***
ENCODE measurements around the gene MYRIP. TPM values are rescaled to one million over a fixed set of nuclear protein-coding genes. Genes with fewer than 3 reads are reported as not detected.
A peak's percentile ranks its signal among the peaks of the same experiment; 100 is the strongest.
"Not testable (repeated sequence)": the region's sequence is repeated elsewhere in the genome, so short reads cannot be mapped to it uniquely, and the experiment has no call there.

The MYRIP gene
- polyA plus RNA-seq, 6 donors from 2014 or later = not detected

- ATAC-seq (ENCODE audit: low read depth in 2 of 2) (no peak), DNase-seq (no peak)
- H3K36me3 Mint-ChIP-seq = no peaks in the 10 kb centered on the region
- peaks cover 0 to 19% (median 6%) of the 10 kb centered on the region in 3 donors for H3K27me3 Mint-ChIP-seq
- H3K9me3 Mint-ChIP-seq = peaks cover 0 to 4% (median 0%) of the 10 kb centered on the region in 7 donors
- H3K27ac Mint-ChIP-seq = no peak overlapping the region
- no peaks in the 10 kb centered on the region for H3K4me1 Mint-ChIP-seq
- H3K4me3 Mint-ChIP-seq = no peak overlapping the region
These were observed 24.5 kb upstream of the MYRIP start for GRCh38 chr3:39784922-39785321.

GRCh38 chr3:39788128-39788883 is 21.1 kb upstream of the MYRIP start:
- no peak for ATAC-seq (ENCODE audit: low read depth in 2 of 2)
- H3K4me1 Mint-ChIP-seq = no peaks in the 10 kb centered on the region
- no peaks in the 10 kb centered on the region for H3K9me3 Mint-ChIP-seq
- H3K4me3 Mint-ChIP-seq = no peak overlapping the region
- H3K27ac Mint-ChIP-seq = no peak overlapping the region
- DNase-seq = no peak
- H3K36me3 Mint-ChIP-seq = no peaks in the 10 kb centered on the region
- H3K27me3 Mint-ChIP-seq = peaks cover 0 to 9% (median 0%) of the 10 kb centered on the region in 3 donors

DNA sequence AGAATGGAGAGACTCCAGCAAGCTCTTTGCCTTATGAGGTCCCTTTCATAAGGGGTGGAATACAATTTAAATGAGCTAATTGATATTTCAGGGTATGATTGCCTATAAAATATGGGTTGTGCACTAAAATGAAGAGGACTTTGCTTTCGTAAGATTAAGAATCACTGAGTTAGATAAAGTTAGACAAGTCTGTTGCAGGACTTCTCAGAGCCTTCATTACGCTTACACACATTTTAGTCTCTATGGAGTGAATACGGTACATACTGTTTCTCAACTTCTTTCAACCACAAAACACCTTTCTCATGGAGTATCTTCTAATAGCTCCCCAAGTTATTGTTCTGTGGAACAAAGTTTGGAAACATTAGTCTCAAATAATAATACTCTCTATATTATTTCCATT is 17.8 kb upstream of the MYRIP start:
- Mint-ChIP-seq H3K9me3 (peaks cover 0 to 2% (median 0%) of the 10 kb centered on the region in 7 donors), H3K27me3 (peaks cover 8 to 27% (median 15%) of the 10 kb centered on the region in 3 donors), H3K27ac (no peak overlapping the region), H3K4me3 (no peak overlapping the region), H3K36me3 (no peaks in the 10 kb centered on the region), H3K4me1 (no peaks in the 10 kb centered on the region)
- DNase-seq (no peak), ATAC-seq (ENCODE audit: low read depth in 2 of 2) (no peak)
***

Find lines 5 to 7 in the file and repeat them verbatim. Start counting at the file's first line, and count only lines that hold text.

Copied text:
- polyA plus RNA-seq, 6 donors from 2014 or later = not detected

- ATAC-seq (ENCODE audit: low read depth in 2 of 2) (no peak), DNase-seq (no peak)
- H3K36me3 Mint-ChIP-seq = no peaks in the 10 kb centered on the region